Refreshing Turkish stuffed eggplant imam bayildi

The Yomiuri Shimbun
Cold Turkish stuffed eggplant imam bayildi

Despite this being the season of delicious summer vegetables, they tend to be cooked the same way all the time. Here, traveling cooking expert Asami Kuchio shares her recipe for a cold version of Turkish stuffed eggplant. It is an exotic dish full of the natural, distinctive flavor of the vegetables used.

The name of this homestyle dish —imam bayldi—which is loved by many Turkish people, means “so delicious the imam [Muslim leader] fainted.”

Many people associate Turkish cuisine with meat dishes such as shish kebab, but Kuchio said, “Many Turkish dishes are made with plenty of vegetables, such as eggplant and tomato.”

For example, a thick tomato paste called “salca” is like miso in Japan in that it is used in all kinds of dishes in Turkey. Tomato paste is also used in this eggplant dish as the sauce.

The eggplants should be removed from the oil when their surface becomes soft because it is difficult to stuff them with vegetables when over-fried and soggy. “The eggplants will continue to cook with the residual heat. You don’t have to worry about cooking them all the way through since they will be baked in the oven later,” Kuchio said.

The stuffing uses onions, tomatoes, shishito peppers and Italian parsley. Green chilis can be used instead of shishito peppers if you like it spicy. Then add cayenne pepper, cumin and other spices and herbs to add flavor, and cook until the water from the vegetables has reduced. Make a slit in the eggplants and stuff them with the vegetables, then place in a baking dish along with tomato paste diluted with water. Finally, roast them in the oven.

Kuchio said the dish tastes better if chilled, so I left it in the refrigerator overnight before eating it. I could not help but smile as my mouth was filled with the cold juices, rich in the flavor of delicious vegetables, along with the aroma of cumin. It is a dish for anyone who loves eggplant.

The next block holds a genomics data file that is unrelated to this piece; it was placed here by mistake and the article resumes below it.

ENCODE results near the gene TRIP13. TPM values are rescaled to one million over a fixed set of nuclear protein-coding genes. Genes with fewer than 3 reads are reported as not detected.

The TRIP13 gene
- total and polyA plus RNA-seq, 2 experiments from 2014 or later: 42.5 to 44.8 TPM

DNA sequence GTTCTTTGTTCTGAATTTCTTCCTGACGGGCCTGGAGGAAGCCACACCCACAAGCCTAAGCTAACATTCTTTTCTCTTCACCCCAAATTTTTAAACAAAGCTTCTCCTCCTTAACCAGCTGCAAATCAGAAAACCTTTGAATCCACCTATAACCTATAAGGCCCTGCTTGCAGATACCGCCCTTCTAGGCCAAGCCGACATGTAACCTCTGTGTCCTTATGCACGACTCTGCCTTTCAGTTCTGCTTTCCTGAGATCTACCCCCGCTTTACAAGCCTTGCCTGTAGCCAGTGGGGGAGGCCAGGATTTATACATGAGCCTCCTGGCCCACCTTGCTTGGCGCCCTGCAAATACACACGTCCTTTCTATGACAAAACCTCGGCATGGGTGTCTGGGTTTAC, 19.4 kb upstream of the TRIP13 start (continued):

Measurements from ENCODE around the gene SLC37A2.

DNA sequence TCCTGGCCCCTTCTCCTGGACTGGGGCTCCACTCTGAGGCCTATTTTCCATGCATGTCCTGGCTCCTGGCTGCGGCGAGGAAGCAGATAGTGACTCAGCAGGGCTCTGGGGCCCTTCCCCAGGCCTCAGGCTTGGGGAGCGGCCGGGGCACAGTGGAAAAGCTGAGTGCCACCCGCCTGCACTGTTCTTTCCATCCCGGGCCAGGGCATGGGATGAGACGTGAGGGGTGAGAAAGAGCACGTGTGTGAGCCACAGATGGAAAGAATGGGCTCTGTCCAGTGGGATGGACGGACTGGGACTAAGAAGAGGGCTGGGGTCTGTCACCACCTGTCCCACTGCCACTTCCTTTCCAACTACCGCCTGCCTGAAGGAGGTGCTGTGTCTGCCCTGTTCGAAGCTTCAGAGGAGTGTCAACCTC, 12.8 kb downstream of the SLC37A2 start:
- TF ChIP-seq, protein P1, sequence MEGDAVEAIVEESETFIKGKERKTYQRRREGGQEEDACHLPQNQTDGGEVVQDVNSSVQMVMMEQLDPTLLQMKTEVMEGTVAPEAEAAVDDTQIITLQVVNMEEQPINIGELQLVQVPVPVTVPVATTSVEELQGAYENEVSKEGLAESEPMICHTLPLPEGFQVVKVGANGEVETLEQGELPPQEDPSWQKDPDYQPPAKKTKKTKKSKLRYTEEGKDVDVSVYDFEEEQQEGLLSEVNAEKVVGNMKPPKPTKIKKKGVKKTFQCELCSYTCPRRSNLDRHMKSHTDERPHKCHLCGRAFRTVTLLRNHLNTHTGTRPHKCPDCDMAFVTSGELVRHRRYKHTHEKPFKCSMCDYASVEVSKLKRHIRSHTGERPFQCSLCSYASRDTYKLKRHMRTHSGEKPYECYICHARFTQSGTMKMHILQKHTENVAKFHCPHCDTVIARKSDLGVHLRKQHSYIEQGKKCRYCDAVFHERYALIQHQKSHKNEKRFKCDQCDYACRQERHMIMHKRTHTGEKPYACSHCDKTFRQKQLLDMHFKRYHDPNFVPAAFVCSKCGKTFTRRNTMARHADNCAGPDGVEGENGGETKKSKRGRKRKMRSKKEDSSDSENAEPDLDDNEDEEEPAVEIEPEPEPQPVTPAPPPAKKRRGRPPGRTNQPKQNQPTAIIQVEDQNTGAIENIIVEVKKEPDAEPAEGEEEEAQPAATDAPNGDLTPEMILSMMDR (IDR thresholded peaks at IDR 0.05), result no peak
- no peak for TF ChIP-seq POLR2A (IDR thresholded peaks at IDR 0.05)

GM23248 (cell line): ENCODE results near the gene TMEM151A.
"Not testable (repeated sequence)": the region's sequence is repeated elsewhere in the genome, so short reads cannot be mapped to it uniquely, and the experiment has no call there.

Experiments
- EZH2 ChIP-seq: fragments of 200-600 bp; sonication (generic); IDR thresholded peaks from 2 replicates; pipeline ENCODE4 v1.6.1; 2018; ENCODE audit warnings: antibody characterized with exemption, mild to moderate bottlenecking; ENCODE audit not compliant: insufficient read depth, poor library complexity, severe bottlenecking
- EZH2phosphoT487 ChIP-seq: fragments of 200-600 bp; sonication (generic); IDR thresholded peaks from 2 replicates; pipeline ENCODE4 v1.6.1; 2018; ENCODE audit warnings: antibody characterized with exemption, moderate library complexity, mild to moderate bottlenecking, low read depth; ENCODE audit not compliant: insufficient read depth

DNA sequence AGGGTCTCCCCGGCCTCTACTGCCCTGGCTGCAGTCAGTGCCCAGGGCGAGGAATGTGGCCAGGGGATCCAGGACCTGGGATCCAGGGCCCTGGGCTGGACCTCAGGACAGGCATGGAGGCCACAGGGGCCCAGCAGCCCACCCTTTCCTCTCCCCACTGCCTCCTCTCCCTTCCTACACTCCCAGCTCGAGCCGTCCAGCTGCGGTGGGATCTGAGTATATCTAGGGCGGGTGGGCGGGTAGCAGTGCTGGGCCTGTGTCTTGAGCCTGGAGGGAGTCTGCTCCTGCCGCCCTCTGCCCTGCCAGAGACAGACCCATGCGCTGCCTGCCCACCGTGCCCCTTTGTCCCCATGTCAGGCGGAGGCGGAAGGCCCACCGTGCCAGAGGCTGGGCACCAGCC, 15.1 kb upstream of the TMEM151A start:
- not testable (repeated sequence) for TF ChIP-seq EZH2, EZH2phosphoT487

Salty yogurt drink

The Yomiuri Shimbun
Salty yogurt drink ayran

Along with tomato, yogurt is a common ingredient in Turkish cuisine. Kuchio makes a salty yogurt drink called “ayran.”

To make the drink, all you have to do is mix plain yogurt with water and salt. “As the thickness and flavor of the drink are a personal preference, the amount of water and salt can be freely adjusted,” she said. It has a refreshing taste and is perfect for this time of year.

Cold imam bayildi

Ingredients (serves 2-3):

  • 4 to 6 eggplants
  • 1 onion
  • 2 to 3 shishito peppers
  • 1 tomato
  • 1 clove garlic
  • 1 tbsp chopped Italian parsley
  • 2 tbsp olive oil
  • Pinch of cayenne pepper
  • ½ tbsp dried basil
  • 1 tsp cumin powder
  • 1 tbsp tomato paste
  • Directions:

1. Peel the eggplants in three sections lengthwise, leaving the ends on. Fry in oil at a medium temperature.

The Yomiuri Shimbun
Eggplants are fried in oil.

2. Thinly slice onion, chop shishito peppers and garlic, and roughly chop tomato. Heat olive oil in a frying pan and saute onion until soft. Add shishito peppers, tomato, garlic, Italian parsley, ½ teaspoon of salt, a pinch of pepper, cayenne pepper, basil and cumin. Simmer until it becomes thick.

3. When the eggplants have cooled enough to handle them, slit down the middle and stuff with the vegetable mixture.

The Yomiuri Shimbun
Eggplants are slit in the middle after they have cooled.

4. Combine tomato paste with 100 milliliters of water and put in a baking dish. Place eggplants in dish and bake in the oven at 200 C for 15-20 minutes.

5. Chill the dish, drizzle with extra olive oil and sprinkle with some chopped Italian parsley.